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Greetings from taylor, bc!

Discussion in 'New Member Introductions' started by Lincoln, May 31, 2014.

  1. Lincoln

    Lincoln New Member

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    Hello, All!

    I have lurked here for a couple of weeks, hoping to glean as much as I can before I repeat all the newbie questions. :)

    A few quick notes about myself, in point form for speed.
    -I am totally new to metalworking and knifemaking.
    -I am working on my electrical apprenticeship to pay the bills.
    -I like to make things myself, especially specialty items, and I have built eight guitars.
    -I am not able to invest a lot of money into my knife-making aspirations, and am hoping to get by for a while with my drill presses, belt sanders (1x42, 6x48, and 6x89), and Taig microlathe. No forge in my near future, so I'll have to figure out a way to work around that.
    -My purpose in getting into knife-making is to make hunting, fishing, skinning, and boning knives, probably mostly for myself, but we'll see where this goes. I do not plan to make money at this for a long time, if ever.

    I have searched my local library for books, and all I was able to find were 1) a book on making folders, which is not quite what I am after, and 2) Knifemaking by Bo Bergman, which I hesitate to place too much credibility in because his blades appear to be quite rough, and his methods include using pre-existing blades from Frost. Frost knives do not seem to get the best reviews, although maybe the blades he used were not made by the same company I found reviews for. I have an old-looking Frost knife, and it isn't amazing.

    My plan is to make my first knife out of a circular saw blade from the local lumber mill. I realize that it will likely be inferior steel, but I hope to gain some grinding skills without spending much money.

    Is there a book someone could recommend, or a tutorial online I could read? I get overwhelmed looking at all the steel choices, and I don't even know enough to know what I don't know.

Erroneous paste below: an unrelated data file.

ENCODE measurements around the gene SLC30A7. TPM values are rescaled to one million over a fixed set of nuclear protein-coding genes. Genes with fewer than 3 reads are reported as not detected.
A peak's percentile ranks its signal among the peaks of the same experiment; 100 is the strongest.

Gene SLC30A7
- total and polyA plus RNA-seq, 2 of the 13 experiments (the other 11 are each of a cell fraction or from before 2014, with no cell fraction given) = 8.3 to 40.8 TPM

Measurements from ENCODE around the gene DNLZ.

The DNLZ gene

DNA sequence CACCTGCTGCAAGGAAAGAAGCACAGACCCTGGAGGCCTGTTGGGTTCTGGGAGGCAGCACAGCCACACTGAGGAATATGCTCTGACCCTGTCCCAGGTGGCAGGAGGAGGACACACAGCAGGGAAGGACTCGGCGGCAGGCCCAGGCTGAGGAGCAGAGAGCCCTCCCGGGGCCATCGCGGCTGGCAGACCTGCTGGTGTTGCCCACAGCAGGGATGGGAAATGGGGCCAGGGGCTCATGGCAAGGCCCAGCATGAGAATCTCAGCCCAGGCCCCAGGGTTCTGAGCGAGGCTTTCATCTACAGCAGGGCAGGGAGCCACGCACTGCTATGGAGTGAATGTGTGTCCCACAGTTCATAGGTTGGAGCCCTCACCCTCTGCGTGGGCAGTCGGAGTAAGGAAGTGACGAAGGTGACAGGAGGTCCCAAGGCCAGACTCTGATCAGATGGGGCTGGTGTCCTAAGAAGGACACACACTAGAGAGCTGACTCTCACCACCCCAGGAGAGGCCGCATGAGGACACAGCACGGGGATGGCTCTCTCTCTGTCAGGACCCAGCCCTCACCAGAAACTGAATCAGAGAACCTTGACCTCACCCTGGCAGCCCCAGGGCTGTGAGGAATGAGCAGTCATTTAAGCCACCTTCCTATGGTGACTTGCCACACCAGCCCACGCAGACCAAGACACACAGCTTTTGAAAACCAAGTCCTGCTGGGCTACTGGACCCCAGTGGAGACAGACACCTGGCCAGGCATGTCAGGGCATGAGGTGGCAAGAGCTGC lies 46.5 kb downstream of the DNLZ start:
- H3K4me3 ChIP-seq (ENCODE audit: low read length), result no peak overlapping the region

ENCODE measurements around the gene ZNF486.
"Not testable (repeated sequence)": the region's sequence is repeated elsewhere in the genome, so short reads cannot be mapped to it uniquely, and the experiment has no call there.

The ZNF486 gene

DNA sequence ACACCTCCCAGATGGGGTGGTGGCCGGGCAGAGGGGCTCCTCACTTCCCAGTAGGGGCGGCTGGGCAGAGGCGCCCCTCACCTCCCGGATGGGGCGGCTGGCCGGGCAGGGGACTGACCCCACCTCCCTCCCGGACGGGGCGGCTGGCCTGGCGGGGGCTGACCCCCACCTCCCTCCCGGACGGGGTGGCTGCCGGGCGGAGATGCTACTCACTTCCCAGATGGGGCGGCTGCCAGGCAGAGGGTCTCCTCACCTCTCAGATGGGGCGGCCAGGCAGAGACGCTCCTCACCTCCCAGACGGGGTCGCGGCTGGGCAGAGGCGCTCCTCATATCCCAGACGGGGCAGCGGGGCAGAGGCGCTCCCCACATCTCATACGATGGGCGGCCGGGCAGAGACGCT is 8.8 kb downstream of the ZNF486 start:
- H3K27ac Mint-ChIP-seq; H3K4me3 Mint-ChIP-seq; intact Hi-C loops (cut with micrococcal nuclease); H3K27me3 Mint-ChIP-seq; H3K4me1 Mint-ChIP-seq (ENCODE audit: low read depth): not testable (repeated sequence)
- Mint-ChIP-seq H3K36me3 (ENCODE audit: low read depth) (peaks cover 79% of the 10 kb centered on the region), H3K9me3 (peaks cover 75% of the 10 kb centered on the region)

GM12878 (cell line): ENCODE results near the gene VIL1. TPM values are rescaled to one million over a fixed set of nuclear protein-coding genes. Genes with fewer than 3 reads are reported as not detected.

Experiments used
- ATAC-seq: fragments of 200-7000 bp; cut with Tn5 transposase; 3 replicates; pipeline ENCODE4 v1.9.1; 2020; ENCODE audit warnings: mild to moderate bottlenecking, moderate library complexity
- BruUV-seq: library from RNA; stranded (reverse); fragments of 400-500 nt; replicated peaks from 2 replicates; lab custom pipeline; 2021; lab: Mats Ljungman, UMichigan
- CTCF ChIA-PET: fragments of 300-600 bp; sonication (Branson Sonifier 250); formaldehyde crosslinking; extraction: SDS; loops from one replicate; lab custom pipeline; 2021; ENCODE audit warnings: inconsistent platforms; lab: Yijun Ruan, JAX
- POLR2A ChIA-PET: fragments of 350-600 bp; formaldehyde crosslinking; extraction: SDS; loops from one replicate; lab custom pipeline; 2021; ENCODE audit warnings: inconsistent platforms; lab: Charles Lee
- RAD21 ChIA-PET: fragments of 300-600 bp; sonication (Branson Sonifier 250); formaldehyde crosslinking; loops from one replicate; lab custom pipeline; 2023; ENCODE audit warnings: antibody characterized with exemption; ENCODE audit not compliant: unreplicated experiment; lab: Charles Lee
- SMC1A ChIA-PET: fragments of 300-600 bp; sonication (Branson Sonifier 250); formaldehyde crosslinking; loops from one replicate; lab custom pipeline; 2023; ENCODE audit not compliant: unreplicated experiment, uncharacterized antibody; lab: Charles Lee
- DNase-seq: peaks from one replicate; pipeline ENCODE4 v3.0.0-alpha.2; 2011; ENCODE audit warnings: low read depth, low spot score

Anyway, I'm grateful to find a Canadian forum, and looking forward to learning what I can.
     
  2. dancom

    dancom Dust Maker Best Shop Tool

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    Welcome Lincoln,

    You'll fit right in here. I know there are a few guitar makers and certainly a bunch of players (including me) hiding in the woodwork here. I am in Electrical as well and I prefer to design things myself, heat treat oven, belt grinder etc.

    Old saw blades and files are good to practice on, but a 14" long piece of 1/8" x 1-1/2" 1084 is under $10 at Canadian Knifemaker Supply. The great thing about 1084 you can heat treat with a mini-forge (a few fire bricks & a swirl-tip propane torch) and some cooking oil. This is where the fun is! 1084 makes an awesome blade and is forgiving enough for newbies to heat treat. My $0.02 only.

    Let us know how things are coming along.

    All the best,

    Dan
     
  3. Tony Manifold

    Tony Manifold New Member

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    Welcome.

    Where is Taylor? It is not a town I am familiar with. I am on the island in comox.

    Making a guitar is on my list if things to do. Sitting around strumming a guitar I made would be awesome.

    Dan has the right idea with the steel. Using found materials is an art in itself, with price of quality carbon steel being so cheap, it is better to start on known metal. The only thing I might say is that found metal can be good to practice on.

    Good books include 50 dollar knife shop my Wayne Goddard. Bladesmithing by Murray Carter (a traditional Japanese mastersmith despite being from nova Scotia) and the complete bladesmith by Jim Hsirsoulas(sp?)

    Edit: BTW if you want to know what steel to use go to knifemaker.call and see what he has. If he has it its good for knives. If you have any questions about a specific steel post it here or calk Rob up at knifemaker.camp and ask. You can't go wrong with a 1084/1095 steel.
     
  4. Mythtaken

    Mythtaken Staff Member CKM Staff

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    Welcome to the forums, Lincoln.

    For books, you can't go wrong with Goddard's. They cover the basics on a budget. Step-by-Step Knifemaking by David Boye is also pretty good. The books work best if you get yourself some steel and work along. As the others have suggested, carbon steel is a good first bet. 1084 is probably the most forgiving you can find. O1 is another good starting steel. Both are inexpensive, easy to work, and make excellent blades.

    In addition to the books, you now have us. Ask questions, take pictures or video to show us the problem and you're bound to get some great, practical advice.